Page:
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If you’ve ever browsed an archives catalog, occupied a research room, or noticed a very tidy box in your research, maybe you’ve wondered: “Where’d that come from?” Archivists are like ghosts: if they do their job right, you don’t even notice what they’ve done. For every fifteen minutes you spend researching, some archivist has spent three hours making it easy. Whether that’s creating a finding aid or getting an entire catalog online, archivists work diligently to keep the records of yesterday and today available tomorrow, whatever that may look like. Everyone loves an archive and to hold history in their hands! The confidence that our legacies will remain past ourselves makes archives something to celebrate.

              But let’s try a pivot. Let’s still love the old documents and books and photographs and tapes—we know the archivists do! But when we say we love archives, let’s try bringing a different image to mind. The archives are not the documents. The documents are just things. Their value to us, and that appeal of archives, is in their context. Context which is maintained and sometimes provided by the archivists. The archives are the work. The archives are the time that goes into the preservation, description, and retrieval of the records. They are the physical movement of the archivists.  Labeling acid-free folders in pencils with neatly printed handwriting. Pulling on each cord in the digitization station to find out what it’s powering. Getting fifty boxes on the loading dock, taking a deep breath, and opening the one on top. The stuff is loveable, but the work is the real archives, and the work is what we celebrate here at King County Archives for Archives Month!

              In addition, we’ve asked some of our archivists to share their favorite memories and pieces of their work. Read on for more:

County Archivist Dani: Have you ever marveled that an image taken 100+ years ago is still able to be seen and examined?  It isn’t dumb luck which preserved that image.  Non-textual materials (like photographs) are some of the more challenging materials to care for and preserve due to the finicky nature of most early audio-visual documentation processes.  Glass plate negatives, nitrate film, lantern slides: all require specialized storage conditions and careful handling to prevent damage, both to the object itself and to the rest of the archival collection.  Too cold, the material can become brittle and crack.  Too hot, the material can bubble and split; some materials even burst into flame when temperatures rise too much!  For example, nitrate film (and nitrate negatives) are highly toxic and extremely combustible materials when they begin to deteriorate due to the nitric acid and nitrogen dioxide fumes that are generated as the material breaks down.  Some institutions have lost whole wings of their storage facilities to fires caused by nitrate film that got too warm and ignited.  Luckily, the big film companies began phasing nitrate film out of their product offerings in the 1920s and most non-textual records after about 1955 are entirely cellulose, so nitrate film is a relatively small part of what we have here at the King Count Archives.  To care for what we do have, we keep our (small) collection of nitrate negatives in a special refrigerator inside our already environmentally controlled secure storage area and archivists have special training on how to handle and care for nitrate-based film.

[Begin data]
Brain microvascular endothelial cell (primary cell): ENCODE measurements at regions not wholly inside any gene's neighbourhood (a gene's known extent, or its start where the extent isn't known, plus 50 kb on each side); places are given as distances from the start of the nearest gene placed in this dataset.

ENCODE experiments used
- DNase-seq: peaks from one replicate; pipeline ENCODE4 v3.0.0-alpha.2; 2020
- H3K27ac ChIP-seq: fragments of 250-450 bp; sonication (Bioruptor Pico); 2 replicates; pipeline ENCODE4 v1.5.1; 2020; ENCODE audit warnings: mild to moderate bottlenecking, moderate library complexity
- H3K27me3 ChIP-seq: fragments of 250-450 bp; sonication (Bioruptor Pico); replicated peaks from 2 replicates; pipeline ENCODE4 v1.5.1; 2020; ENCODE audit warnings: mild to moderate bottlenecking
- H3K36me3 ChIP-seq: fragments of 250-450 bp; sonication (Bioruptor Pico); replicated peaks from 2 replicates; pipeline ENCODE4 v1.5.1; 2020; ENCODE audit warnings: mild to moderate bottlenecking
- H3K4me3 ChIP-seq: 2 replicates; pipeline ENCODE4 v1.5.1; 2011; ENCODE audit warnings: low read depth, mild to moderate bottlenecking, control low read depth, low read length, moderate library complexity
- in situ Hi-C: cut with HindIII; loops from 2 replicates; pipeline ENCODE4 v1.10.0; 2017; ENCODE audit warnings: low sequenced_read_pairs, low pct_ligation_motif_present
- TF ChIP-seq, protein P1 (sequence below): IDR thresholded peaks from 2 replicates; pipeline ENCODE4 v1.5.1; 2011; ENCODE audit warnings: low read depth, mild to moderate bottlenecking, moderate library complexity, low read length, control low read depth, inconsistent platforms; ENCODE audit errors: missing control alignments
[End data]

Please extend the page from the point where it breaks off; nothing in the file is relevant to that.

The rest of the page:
Assistant Archivist Jen: During a summer internship long ago, I worked on a pilot project for digitizing a museum archives collection that held material about significant exhibitions and events held by the museum but also information about artists that had worked with the museum over time or had their work on exhibition there. The best part for me was the experience in getting to dive into a simplified open source database, learn all the bits and bobs to get it to work and then use it as a learning space for me to better understand how archival material can be described and made more accessible. At the same time, all that work with the simplified database also helped me get more comfortable with later projects for picking up and learning new software and scanning technologies that have had varying complexities.